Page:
Reason #1 I like Bovada:
Play for free
with no hassles
Most online casinos
annoy the hell out of me. They insult
you with popup windows and spam, and do everything
they can to separate you from your money. Even if
you want to just play with fake money for free,
they make you register for an account so they can
pester you by email trying to get you to deposit
On the whole Internet, I found exactly one
online casino that's different: Bovada.
You can play their games for free, with absolutely
no hassles. And that's the main reason why I promote them
Here's what I mean by no hassles:
- Completely free. It's not one
of those "Buy 1 get 1 free" kind of deals, it's
absolutely free. You can click over and
start playing with fake money right away, with
no cash out of pocket. Here, go ahead and
- No registration required. Most
casinos let you play for free, but there's a
catch: They make you register an account first.
That's not just a hassle: after you do it you
can expect them to badger you by email trying to
get you to deposit real money. But Bovada lets
you play right away with no registration
required. One click and you're in. Honest. Here,
- Plays right in your browser. If you'd
rather not download the casino software to your
hard disk, you don't have to. The games play
right in your web browser. Nice.
- Works on Macs. The play-in-browser
games are MacOS compatible! Before Bovada, Mac
users were pretty much out of luck for gambling
online. Not any more.
- No popups. I'll never understand why
companies think it's a good idea to annoy their
visitors, but that's standard practice at most
online casinos. Bovada is one of the rare
exceptions -- no popups, no popouts, no browser
hijacking, just the website with no B.S.
All in all, I think Bovada is the best bet for U.S. players.
Call the 800-522-4700 hotline, and read this.
Also, know that Parkinson's drugs encourage gambling.
by Michael Bluejay, Feb. 2002
to thank you for writing the Flip-it analysis. (I teach game design at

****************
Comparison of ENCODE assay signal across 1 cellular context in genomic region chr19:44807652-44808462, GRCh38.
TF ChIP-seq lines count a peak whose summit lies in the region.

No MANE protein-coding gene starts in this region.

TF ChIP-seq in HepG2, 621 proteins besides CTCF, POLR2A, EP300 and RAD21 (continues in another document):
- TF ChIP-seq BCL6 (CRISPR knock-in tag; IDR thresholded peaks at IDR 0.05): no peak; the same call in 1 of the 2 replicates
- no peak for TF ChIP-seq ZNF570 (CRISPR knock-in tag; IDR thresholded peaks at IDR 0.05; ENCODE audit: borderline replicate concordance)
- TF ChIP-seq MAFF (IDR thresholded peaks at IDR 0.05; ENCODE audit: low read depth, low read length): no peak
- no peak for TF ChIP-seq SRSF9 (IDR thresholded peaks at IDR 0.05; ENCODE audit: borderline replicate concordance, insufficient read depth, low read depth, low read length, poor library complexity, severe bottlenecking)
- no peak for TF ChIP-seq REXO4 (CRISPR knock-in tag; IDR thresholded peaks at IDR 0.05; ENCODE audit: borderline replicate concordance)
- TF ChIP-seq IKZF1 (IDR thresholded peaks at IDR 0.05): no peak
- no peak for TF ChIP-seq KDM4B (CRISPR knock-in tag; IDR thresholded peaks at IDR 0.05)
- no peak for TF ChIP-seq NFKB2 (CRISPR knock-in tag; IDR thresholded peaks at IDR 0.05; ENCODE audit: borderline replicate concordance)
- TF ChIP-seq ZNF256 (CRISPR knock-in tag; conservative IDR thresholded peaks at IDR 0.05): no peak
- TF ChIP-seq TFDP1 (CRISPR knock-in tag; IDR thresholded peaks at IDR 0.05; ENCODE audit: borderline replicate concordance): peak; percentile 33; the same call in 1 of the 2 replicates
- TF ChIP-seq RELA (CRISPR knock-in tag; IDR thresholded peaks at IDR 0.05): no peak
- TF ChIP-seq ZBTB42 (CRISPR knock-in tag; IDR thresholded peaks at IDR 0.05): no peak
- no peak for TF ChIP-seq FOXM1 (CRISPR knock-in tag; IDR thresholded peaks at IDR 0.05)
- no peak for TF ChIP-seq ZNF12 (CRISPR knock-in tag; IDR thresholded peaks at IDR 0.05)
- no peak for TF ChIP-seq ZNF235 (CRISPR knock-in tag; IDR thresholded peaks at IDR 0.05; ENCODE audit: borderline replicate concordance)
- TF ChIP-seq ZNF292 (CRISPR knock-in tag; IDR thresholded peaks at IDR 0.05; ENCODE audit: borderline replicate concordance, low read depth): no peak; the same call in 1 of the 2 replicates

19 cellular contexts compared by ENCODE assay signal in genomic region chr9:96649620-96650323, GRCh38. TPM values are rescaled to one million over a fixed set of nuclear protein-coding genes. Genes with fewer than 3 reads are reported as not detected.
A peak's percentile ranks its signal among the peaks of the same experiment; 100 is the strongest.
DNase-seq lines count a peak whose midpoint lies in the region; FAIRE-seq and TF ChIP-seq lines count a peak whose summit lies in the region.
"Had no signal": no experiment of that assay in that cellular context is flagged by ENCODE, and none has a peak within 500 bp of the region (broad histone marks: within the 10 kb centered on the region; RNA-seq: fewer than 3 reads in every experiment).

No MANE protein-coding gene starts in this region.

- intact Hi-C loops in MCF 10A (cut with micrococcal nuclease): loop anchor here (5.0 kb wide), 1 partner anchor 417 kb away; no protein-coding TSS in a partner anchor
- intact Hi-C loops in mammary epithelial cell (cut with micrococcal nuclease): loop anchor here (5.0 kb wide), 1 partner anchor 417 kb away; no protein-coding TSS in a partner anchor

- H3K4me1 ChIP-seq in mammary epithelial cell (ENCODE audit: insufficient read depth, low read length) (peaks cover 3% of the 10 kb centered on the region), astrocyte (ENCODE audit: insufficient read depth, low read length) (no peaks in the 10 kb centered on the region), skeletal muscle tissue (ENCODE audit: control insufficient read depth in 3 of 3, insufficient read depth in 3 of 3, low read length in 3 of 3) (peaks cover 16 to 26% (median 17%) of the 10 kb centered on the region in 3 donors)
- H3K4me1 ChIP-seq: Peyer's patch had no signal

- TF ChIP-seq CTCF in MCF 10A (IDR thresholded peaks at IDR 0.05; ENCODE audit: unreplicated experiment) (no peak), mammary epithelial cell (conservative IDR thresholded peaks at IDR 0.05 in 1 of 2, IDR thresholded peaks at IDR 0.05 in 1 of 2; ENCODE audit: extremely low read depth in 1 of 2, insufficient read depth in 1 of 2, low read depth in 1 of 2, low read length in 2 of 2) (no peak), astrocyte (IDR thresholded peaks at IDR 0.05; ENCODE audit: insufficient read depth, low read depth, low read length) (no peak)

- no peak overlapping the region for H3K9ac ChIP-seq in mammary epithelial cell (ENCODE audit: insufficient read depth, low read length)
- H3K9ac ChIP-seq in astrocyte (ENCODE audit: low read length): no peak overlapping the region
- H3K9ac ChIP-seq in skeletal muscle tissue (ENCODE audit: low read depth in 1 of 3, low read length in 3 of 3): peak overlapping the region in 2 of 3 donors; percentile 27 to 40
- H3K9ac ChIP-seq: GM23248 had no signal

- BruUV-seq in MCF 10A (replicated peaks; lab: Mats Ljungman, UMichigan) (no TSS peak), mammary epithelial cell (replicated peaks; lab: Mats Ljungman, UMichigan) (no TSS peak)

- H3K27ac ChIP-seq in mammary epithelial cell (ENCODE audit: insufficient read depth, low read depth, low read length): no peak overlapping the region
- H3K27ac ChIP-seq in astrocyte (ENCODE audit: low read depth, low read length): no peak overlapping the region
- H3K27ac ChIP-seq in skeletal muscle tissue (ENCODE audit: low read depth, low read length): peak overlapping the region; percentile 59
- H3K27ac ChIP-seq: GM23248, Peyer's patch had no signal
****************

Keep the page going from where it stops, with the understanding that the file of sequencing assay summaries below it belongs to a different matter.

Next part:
MIT and handed it out in class.)" -- Jon
- You've probably seen Flip-It: You insert quarters or dollar
tokens into the machine, mechanical spinners flip the coin up onto a
shelf, and mechanical pusher arms push the stack of coins towards the
edge. You win coins that spill over the edge.
- Often in Flip-It the coins don't flip, but instead fall
through the spinners and straight into the payout tray. I see people
playing the game for the first time who are confused and think they're
doing something wrong, especially when the coins fall through
repeatedly. If your coin doesn't flip, just keep trying.
When I first wrote this article in February 2002 you could
find Flip-It in Vegas at the Four Queens and Golden Gate (downtown),
the Stratosphere (on the Strip), and Vacation Village (R.I.P.) As I
update this article in Feb. 2005, the only place I've seen it recently
is Terrible's. (Don't sign up for a player's card there because they
spam you like crazy and don't honor unsubscribe requests.)
- The casino makes its money on the coins that spill over on
the extreme left or right edges, which get sucked into the machine
instead of being returned to the player. This fact is not so obvious,
because the chutes that take coins which spill over the edges are
hidden behind signs that say "Spill Pay Area". These signs have arrows
pointing to the middle of bottom shelf, indicating that you receive
only coins that spill over the middle, not on the sides.
- Your coin goes into one of four slots arranged left to
right on the front of the machine. Typically there's a left-hand slot,
two middle slots, and a right-hand slot. Coins tend to land in front of
the slot they're inserted into, so you'll want to play the middle
slots. This is Basic Strategy for Flip It. Playing the slots on the
sides will mean that more of your coins will land on the sides, and you
won't get those coins back when they spill over.
- Contrary to popular belief, the coins don't keep stacking
ever higher and higher. Each machine seeks its own equilibrium for the
depth of its stack, and will always return to that depth over the long
run. That might be 2 coins deep on one machine and 5 coins deep on
another; each machine has its own unique personality, because, after
all, these machines are mechanical, not electronic.
- Also contrary to popular belief, the casino doesn't come in
and scoop out coins once they stack up very high. That's because the
coins don't keep stacking infinitely, and because the casino
makes all the money it needs to on the coins that spill on the sides
which aren't returned to the player. These facts are obvious enough
with careful observation of a machine, but just to be certain, I
confirmed this with an employee at the Four Queens casino in downtown
- Machines that gravitate towards shallow stacks have low
volatility. You will hit frequently, but get just a few coins when you